Honey has a long, documented history of medicinal use and is considered to have miraculous healing properties.   There are many benefits attributed to honey, such as: immune boosting, anti-bacterial and anti-fungal properties.  Honey also acts as a powerful antioxidant and is thought to contain carcinogen-preventing and anti-tumour properties.

Historically, honey has been used topically to treat ailments such as wounds, ulcers and burns.  It is only recently that the antibacterial properties of honey have been chemically explained.  Ingesting honey is said to be a miracle treatment for many ailments including seasonal allergies and the symptoms that accompany them.

When it comes to allergic reactions and allergy symptoms, some people swear by honey, believing it to be the perfect, natural cure.

Since honey is produced by bees that are highly exposed to pollens, there are many sceptics who question and challenge the claims that it can treat allergies.

Immunity from pollens?

During the process of bee’s gathering nectar, the bee also transfers pollen grains from one flower to another (pollination).  When the bee arrives back at its honeycomb it carries pollen back with it, this is why honey contains small amounts of pollen.

When your system is exposed to these tiny amounts of pollen it is thought to naturally build up immunity through a process called immunotherapy.

Why Local Honey?

The closer to where you live, that the honey is produced, the better (ideally it should be produced within a couple of miles of your house).  The honey will then contain the same traces of pollen that you are exposed to on a daily basis, this being the reason why local honey is recommended (as opposed to just any kind of honey).

By eating a teaspoon of local honey every day, your immune system should eventually become desensitized to the pollen that is being gradually introduced.  In time, this should prevent your immune system from over-reacting when you are exposed to the pollen again.  This over-reaction of your immune system is what triggers the allergic response.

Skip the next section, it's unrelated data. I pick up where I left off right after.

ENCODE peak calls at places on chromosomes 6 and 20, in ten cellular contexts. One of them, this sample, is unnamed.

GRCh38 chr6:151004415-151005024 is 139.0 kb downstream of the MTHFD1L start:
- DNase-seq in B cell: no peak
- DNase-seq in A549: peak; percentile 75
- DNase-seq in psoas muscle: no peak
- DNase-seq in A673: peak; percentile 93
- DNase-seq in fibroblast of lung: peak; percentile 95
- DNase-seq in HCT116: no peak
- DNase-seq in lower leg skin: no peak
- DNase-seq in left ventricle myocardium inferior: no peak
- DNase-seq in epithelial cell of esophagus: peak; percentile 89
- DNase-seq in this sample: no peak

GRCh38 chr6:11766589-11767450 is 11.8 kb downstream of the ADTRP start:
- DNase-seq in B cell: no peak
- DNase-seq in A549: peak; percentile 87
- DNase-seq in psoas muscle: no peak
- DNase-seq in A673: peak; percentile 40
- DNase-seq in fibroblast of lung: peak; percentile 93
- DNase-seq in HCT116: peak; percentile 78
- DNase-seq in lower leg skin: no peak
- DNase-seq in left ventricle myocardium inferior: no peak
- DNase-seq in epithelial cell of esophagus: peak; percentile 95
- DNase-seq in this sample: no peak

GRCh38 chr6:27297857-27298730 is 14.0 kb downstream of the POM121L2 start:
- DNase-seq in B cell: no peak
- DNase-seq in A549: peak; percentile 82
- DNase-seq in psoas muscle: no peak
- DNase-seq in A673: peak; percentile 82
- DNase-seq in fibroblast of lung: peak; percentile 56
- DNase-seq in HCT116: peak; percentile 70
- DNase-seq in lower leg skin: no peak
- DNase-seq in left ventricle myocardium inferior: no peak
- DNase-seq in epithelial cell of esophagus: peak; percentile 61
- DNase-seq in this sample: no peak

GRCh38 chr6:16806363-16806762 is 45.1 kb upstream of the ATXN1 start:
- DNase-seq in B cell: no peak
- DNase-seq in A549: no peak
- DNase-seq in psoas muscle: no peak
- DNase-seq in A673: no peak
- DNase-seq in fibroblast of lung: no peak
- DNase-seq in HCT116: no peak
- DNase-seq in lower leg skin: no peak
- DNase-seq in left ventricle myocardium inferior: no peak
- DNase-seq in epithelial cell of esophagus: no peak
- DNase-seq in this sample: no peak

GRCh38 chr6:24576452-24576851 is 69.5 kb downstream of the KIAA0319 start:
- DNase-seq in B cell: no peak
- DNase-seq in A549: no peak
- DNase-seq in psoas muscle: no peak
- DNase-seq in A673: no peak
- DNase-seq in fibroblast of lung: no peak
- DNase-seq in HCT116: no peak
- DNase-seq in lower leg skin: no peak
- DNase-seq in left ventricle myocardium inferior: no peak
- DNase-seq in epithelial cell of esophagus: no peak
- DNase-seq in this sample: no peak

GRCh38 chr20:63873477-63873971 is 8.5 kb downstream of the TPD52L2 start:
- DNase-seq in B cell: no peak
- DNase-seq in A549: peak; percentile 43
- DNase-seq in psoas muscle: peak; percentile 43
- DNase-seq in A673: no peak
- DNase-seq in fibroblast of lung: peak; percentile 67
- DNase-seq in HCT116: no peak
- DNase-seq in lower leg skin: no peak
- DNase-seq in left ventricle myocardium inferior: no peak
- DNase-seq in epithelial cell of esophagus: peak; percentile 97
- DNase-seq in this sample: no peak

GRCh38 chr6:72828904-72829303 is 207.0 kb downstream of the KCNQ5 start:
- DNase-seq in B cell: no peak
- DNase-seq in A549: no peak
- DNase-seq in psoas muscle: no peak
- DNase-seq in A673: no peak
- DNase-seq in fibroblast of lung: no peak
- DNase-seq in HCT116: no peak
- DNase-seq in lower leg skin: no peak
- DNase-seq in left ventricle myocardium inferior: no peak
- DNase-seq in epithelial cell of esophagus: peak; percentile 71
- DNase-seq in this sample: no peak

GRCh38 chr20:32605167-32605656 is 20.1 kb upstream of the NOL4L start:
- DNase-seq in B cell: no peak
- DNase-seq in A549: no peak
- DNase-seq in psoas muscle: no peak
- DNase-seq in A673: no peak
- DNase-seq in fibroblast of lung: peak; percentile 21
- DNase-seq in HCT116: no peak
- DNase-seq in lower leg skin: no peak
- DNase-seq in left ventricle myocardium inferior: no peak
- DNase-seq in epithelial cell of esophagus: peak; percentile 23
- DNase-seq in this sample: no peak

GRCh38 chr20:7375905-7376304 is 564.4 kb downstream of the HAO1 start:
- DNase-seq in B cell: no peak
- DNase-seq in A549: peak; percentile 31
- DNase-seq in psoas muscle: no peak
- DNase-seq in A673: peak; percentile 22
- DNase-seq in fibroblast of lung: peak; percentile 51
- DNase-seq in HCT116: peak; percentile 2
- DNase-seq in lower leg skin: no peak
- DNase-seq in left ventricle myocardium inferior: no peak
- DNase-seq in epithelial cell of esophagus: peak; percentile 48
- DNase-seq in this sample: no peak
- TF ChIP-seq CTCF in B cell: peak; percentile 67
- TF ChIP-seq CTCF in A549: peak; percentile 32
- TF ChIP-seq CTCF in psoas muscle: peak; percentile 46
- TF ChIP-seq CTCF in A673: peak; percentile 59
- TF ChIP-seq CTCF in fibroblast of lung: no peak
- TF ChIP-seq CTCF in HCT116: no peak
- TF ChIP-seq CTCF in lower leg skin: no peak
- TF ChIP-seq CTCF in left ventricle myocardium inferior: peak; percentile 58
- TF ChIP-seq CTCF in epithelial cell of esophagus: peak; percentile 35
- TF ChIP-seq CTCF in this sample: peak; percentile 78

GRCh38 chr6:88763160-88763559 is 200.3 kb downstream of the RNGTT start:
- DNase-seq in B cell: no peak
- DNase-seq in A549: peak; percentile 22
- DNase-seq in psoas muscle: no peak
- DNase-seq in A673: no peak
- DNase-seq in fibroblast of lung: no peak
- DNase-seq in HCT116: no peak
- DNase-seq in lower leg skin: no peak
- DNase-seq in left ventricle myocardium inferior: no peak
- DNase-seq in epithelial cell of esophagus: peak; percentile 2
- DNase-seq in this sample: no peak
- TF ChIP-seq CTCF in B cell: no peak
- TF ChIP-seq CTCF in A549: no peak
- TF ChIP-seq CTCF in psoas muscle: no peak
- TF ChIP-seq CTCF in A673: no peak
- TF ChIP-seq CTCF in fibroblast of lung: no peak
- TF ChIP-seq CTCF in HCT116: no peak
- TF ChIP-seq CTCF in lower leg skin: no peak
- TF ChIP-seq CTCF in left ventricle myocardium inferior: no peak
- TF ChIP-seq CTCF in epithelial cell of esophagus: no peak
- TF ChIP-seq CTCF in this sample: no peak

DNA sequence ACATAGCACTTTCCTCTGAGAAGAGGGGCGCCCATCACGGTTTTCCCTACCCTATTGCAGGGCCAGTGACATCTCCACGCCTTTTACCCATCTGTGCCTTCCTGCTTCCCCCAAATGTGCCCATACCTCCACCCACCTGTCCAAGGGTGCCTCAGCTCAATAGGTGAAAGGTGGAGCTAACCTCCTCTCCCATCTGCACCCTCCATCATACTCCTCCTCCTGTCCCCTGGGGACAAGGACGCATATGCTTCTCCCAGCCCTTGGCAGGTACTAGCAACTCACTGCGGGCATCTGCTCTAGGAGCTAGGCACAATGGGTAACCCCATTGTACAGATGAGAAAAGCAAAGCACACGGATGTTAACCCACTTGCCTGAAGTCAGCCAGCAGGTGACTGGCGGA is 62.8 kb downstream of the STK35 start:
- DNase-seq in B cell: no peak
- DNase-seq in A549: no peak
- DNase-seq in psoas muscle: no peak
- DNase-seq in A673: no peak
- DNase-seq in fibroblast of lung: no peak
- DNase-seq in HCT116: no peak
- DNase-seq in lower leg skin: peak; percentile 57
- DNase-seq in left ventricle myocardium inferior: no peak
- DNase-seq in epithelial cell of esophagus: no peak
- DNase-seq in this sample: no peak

What does science say about this?

Research has produced contrasting results.  In one study, allergy sufferers were divided into two groups: one group was given honey; the other given nothing.  The group who were given honey weren’t completely cured of their allergies, however the patients who displayed signs of improvement were able to reduce their intake of antihistamines.  Most of the group who took honey claimed that their symptoms were reduced and less severe.

Should you take honey for your allergies?

Consumption of local honey should be treated with caution.  The fact that the honey contains pollen, does mean that it could trigger an allergic reaction.  If you have a pollen allergy that results in anaphylaxis or are allergic to honey then it would not be at all advisable to try this method of allergic desensitization.

However, if you do tolerate eating honey, then it may well be worth giving this a go.  This is a natural and a cheaper alternative to undergoing immunotherapy at a private clinic.  There are specialist NHS allergy clinic’s that offer immunotherapy but finding one  that offers this service can prove to be extremely difficult.

As well as being cheap to buy,  honey has a long shelf life and doesn’t require refrigeration or preservatives for it to stay effective over time.

Does a teaspoon a day keep allergies at bay?

Have you tried local honey for your allergies?  Did it help?

If you want to find out your nearest local honey producer, then have a look on The British Beekeeper’s Association Website, which contains details of local contacts.